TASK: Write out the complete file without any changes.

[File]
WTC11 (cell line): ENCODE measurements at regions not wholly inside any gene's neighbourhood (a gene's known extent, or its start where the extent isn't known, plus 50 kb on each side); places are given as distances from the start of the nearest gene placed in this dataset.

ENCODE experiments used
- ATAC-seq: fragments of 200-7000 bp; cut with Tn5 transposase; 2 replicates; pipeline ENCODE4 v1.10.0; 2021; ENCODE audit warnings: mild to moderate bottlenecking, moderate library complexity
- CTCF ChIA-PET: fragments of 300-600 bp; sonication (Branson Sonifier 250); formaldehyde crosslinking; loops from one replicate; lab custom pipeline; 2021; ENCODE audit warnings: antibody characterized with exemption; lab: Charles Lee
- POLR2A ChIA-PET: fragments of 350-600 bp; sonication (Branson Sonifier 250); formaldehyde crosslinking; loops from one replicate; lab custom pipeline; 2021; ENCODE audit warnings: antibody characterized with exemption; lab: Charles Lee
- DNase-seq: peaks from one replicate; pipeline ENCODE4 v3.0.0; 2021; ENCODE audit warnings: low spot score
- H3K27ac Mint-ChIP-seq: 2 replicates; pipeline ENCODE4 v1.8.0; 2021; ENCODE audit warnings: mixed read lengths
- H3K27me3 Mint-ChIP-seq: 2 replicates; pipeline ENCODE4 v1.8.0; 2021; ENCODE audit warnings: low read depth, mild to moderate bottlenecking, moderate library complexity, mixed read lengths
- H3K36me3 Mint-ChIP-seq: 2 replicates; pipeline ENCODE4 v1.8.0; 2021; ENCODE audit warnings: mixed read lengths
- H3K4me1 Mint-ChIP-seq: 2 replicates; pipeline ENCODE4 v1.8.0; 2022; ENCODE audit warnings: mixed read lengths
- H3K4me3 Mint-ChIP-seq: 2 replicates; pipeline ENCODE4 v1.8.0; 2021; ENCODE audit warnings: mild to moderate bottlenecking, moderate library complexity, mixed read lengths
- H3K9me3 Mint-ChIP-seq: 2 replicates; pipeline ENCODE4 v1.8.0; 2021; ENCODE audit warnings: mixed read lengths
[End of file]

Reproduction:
WTC11 (cell line): ENCODE measurements at regions not wholly inside any gene's neighbourhood (a gene's known extent, or its start where the extent isn't known, plus 50 kb on each side); places are given as distances from the start of the nearest gene placed in this dataset.

ENCODE experiments used
- ATAC-seq: fragments of 200-7000 bp; cut with Tn5 transposase; 2 replicates; pipeline ENCODE4 v1.10.0; 2021; ENCODE audit warnings: mild to moderate bottlenecking, moderate library complexity
- CTCF ChIA-PET: fragments of 300-600 bp; sonication (Branson Sonifier 250); formaldehyde crosslinking; loops from one replicate; lab custom pipeline; 2021; ENCODE audit warnings: antibody characterized with exemption; lab: Charles Lee
- POLR2A ChIA-PET: fragments of 350-600 bp; sonication (Branson Sonifier 250); formaldehyde crosslinking; loops from one replicate; lab custom pipeline; 2021; ENCODE audit warnings: antibody characterized with exemption; lab: Charles Lee
- DNase-seq: peaks from one replicate; pipeline ENCODE4 v3.0.0; 2021; ENCODE audit warnings: low spot score
- H3K27ac Mint-ChIP-seq: 2 replicates; pipeline ENCODE4 v1.8.0; 2021; ENCODE audit warnings: mixed read lengths
- H3K27me3 Mint-ChIP-seq: 2 replicates; pipeline ENCODE4 v1.8.0; 2021; ENCODE audit warnings: low read depth, mild to moderate bottlenecking, moderate library complexity, mixed read lengths
- H3K36me3 Mint-ChIP-seq: 2 replicates; pipeline ENCODE4 v1.8.0; 2021; ENCODE audit warnings: mixed read lengths
- H3K4me1 Mint-ChIP-seq: 2 replicates; pipeline ENCODE4 v1.8.0; 2022; ENCODE audit warnings: mixed read lengths
- H3K4me3 Mint-ChIP-seq: 2 replicates; pipeline ENCODE4 v1.8.0; 2021; ENCODE audit warnings: mild to moderate bottlenecking, moderate library complexity, mixed read lengths
- H3K9me3 Mint-ChIP-seq: 2 replicates; pipeline ENCODE4 v1.8.0; 2021; ENCODE audit warnings: mixed read lengths